This paper examines sociocultural factors that influence how same-sex intimate partner violence is viewed, studied, reported and treated, with a specific focus on the effects of gender-role socialization and heterosexism. Further it summarizes the similarities and differences experienced by heterosexual and same-sex couples in order to provide a framework for understanding the unique factors that must be considered when working with this population. It also explores how gender-role socializations and heterosexism create and enforce stigmas and obstacles for validation and reporting of this abuse. The exacerbation of same-sex partner abuse by the dominant and sexual minority culture is addressed and problems that exist within the legal system are highlighted. Issues created by the power dynamics of intersecting identities race, socioeconomic status, age, disability, sexual orientation and minority stress are discussed. Suggestions for supportive legislation and implications for helping professionals are provided.
Intimate Partner Violence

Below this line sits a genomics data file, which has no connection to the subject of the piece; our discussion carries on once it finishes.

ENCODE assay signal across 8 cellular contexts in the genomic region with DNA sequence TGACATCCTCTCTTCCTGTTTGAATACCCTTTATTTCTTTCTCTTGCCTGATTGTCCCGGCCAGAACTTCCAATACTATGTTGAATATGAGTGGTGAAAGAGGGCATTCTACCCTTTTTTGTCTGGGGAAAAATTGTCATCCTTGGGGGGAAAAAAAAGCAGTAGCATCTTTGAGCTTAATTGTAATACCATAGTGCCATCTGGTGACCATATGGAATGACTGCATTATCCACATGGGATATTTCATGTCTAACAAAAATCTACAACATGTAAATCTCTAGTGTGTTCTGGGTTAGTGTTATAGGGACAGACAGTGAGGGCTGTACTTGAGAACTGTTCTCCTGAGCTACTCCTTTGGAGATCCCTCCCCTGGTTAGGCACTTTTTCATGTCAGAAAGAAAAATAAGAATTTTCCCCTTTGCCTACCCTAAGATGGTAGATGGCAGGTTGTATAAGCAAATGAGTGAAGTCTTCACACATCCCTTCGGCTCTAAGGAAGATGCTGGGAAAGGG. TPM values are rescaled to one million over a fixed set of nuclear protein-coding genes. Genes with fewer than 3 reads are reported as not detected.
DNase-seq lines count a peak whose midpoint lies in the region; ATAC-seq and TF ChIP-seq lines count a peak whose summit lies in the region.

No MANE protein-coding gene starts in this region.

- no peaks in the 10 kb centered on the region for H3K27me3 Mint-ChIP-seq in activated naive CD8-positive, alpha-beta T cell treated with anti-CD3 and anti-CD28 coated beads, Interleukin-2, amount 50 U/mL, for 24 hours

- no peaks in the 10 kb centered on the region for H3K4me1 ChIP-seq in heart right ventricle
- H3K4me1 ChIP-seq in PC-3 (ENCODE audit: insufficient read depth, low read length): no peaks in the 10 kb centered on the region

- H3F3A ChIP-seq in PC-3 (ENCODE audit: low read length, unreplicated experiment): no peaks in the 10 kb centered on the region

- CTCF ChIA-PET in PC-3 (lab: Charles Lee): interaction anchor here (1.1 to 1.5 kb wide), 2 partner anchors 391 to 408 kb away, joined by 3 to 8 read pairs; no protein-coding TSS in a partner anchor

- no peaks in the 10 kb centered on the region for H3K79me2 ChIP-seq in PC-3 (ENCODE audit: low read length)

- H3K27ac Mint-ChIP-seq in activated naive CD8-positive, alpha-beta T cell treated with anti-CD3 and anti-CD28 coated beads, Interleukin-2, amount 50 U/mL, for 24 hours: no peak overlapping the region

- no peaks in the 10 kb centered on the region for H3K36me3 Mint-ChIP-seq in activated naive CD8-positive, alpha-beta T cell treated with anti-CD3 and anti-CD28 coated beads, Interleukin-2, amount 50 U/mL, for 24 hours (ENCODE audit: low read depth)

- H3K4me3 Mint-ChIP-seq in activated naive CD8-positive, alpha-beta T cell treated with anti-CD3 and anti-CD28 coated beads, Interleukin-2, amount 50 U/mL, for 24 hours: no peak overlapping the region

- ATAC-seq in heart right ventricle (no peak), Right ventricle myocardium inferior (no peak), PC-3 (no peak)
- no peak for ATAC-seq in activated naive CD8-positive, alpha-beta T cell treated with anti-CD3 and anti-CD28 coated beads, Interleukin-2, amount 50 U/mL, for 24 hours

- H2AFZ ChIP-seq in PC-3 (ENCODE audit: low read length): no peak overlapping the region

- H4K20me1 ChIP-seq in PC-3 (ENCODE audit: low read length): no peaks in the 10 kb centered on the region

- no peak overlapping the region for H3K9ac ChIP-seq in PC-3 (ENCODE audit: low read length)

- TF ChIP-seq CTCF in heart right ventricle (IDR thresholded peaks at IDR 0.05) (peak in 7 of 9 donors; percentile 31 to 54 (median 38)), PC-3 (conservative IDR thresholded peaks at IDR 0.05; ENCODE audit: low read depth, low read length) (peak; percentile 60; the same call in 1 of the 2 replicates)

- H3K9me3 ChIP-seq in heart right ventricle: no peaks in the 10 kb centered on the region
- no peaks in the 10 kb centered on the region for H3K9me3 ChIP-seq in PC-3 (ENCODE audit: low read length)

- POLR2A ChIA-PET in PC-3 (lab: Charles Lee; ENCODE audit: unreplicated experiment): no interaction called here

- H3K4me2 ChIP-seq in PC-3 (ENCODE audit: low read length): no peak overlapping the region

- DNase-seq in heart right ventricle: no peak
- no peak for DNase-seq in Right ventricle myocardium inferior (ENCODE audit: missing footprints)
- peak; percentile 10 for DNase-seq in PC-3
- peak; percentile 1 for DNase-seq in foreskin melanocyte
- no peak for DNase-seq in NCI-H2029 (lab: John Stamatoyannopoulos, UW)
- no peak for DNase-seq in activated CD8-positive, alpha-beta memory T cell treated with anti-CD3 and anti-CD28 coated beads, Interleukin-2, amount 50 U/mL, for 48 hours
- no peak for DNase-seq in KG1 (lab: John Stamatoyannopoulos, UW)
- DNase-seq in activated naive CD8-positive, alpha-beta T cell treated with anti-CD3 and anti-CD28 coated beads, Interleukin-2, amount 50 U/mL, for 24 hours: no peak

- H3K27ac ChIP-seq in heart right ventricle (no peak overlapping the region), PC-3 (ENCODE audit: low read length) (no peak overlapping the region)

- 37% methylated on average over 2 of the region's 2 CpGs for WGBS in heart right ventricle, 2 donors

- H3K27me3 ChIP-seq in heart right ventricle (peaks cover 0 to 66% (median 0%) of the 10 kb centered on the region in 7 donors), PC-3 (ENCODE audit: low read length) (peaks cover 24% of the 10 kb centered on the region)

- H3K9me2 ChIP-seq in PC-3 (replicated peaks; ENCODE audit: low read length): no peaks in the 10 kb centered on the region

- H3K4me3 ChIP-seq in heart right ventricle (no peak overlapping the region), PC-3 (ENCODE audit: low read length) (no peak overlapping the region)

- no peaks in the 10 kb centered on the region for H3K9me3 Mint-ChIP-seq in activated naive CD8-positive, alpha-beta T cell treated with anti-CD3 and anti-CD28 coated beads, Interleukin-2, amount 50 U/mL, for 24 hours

Same-Sex Intimate Partner Violence by Ray Harrison
It was … a frigid day in mid-January. After a long shift, I finally reached my driveway. A woman whom I loved and had a prior intimate relationship with. Everyone I knew, knew her as a part of me.
Intimate partner violence in lesbian, gay, bisexual, trans, intersex and queer communities
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Domestic violence in same-sex relationships is a pattern of violence or abuse that occurs within same-sex relationships. Domestic violence is an issue that affects people of any sexuality, but there are issues that affect victims of same-sex domestic violence specifically. Studies on abuse between gay male or lesbian partners usually rely on small convenience samples such as lesbian or gay male members of an association. Some sources state that gay men and lesbian couples experience domestic violence at the same frequency as heterosexual couples,  while other sources state domestic violence among gay, lesbian, and bisexual individuals might be higher than among heterosexual individuals, that gay, lesbian, and bisexual individuals are less likely to report domestic violence that has occurred in their intimate relationships than heterosexual couples are, or that lesbian couples experience domestic violence less than heterosexual couples do.